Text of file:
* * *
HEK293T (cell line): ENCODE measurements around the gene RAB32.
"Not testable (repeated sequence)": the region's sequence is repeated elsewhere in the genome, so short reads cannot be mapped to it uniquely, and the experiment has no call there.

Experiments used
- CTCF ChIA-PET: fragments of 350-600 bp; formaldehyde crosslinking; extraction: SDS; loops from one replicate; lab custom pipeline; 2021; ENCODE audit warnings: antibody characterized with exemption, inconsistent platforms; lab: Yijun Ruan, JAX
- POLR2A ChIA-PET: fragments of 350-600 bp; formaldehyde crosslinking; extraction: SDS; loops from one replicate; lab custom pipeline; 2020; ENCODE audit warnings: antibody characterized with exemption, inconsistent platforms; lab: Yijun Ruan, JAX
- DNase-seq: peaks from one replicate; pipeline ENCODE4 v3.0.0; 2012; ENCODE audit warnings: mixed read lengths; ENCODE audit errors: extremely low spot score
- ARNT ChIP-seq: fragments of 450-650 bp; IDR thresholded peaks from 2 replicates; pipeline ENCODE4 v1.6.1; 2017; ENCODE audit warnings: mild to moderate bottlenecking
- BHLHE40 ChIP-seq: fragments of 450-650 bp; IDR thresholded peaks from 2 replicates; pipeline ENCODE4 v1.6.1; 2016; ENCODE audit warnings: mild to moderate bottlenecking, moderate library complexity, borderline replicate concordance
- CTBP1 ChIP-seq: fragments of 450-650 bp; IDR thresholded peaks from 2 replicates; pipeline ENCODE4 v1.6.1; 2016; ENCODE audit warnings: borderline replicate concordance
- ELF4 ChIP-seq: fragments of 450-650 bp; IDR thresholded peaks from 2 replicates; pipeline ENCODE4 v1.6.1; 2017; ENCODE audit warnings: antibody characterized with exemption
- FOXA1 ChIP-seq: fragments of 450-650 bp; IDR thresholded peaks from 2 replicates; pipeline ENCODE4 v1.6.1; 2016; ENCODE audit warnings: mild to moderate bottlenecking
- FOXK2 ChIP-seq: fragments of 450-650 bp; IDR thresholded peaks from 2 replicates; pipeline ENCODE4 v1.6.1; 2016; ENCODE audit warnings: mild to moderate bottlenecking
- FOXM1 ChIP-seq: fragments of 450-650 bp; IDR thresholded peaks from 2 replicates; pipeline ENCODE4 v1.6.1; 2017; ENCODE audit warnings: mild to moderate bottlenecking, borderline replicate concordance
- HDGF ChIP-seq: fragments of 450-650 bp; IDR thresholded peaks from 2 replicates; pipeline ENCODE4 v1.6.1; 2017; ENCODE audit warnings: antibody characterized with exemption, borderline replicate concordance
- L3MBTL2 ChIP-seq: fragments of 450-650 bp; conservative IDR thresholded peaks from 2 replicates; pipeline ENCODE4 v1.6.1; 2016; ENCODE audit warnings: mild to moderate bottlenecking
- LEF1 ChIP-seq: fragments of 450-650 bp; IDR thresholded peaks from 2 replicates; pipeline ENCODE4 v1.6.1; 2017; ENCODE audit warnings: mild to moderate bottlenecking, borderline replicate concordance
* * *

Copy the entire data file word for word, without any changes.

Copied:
HEK293T (cell line): ENCODE measurements around the gene RAB32.
"Not testable (repeated sequence)": the region's sequence is repeated elsewhere in the genome, so short reads cannot be mapped to it uniquely, and the experiment has no call there.

Experiments used
- CTCF ChIA-PET: fragments of 350-600 bp; formaldehyde crosslinking; extraction: SDS; loops from one replicate; lab custom pipeline; 2021; ENCODE audit warnings: antibody characterized with exemption, inconsistent platforms; lab: Yijun Ruan, JAX
- POLR2A ChIA-PET: fragments of 350-600 bp; formaldehyde crosslinking; extraction: SDS; loops from one replicate; lab custom pipeline; 2020; ENCODE audit warnings: antibody characterized with exemption, inconsistent platforms; lab: Yijun Ruan, JAX
- DNase-seq: peaks from one replicate; pipeline ENCODE4 v3.0.0; 2012; ENCODE audit warnings: mixed read lengths; ENCODE audit errors: extremely low spot score
- ARNT ChIP-seq: fragments of 450-650 bp; IDR thresholded peaks from 2 replicates; pipeline ENCODE4 v1.6.1; 2017; ENCODE audit warnings: mild to moderate bottlenecking
- BHLHE40 ChIP-seq: fragments of 450-650 bp; IDR thresholded peaks from 2 replicates; pipeline ENCODE4 v1.6.1; 2016; ENCODE audit warnings: mild to moderate bottlenecking, moderate library complexity, borderline replicate concordance
- CTBP1 ChIP-seq: fragments of 450-650 bp; IDR thresholded peaks from 2 replicates; pipeline ENCODE4 v1.6.1; 2016; ENCODE audit warnings: borderline replicate concordance
- ELF4 ChIP-seq: fragments of 450-650 bp; IDR thresholded peaks from 2 replicates; pipeline ENCODE4 v1.6.1; 2017; ENCODE audit warnings: antibody characterized with exemption
- FOXA1 ChIP-seq: fragments of 450-650 bp; IDR thresholded peaks from 2 replicates; pipeline ENCODE4 v1.6.1; 2016; ENCODE audit warnings: mild to moderate bottlenecking
- FOXK2 ChIP-seq: fragments of 450-650 bp; IDR thresholded peaks from 2 replicates; pipeline ENCODE4 v1.6.1; 2016; ENCODE audit warnings: mild to moderate bottlenecking
- FOXM1 ChIP-seq: fragments of 450-650 bp; IDR thresholded peaks from 2 replicates; pipeline ENCODE4 v1.6.1; 2017; ENCODE audit warnings: mild to moderate bottlenecking, borderline replicate concordance
- HDGF ChIP-seq: fragments of 450-650 bp; IDR thresholded peaks from 2 replicates; pipeline ENCODE4 v1.6.1; 2017; ENCODE audit warnings: antibody characterized with exemption, borderline replicate concordance
- L3MBTL2 ChIP-seq: fragments of 450-650 bp; conservative IDR thresholded peaks from 2 replicates; pipeline ENCODE4 v1.6.1; 2016; ENCODE audit warnings: mild to moderate bottlenecking
- LEF1 ChIP-seq: fragments of 450-650 bp; IDR thresholded peaks from 2 replicates; pipeline ENCODE4 v1.6.1; 2017; ENCODE audit warnings: mild to moderate bottlenecking, borderline replicate concordance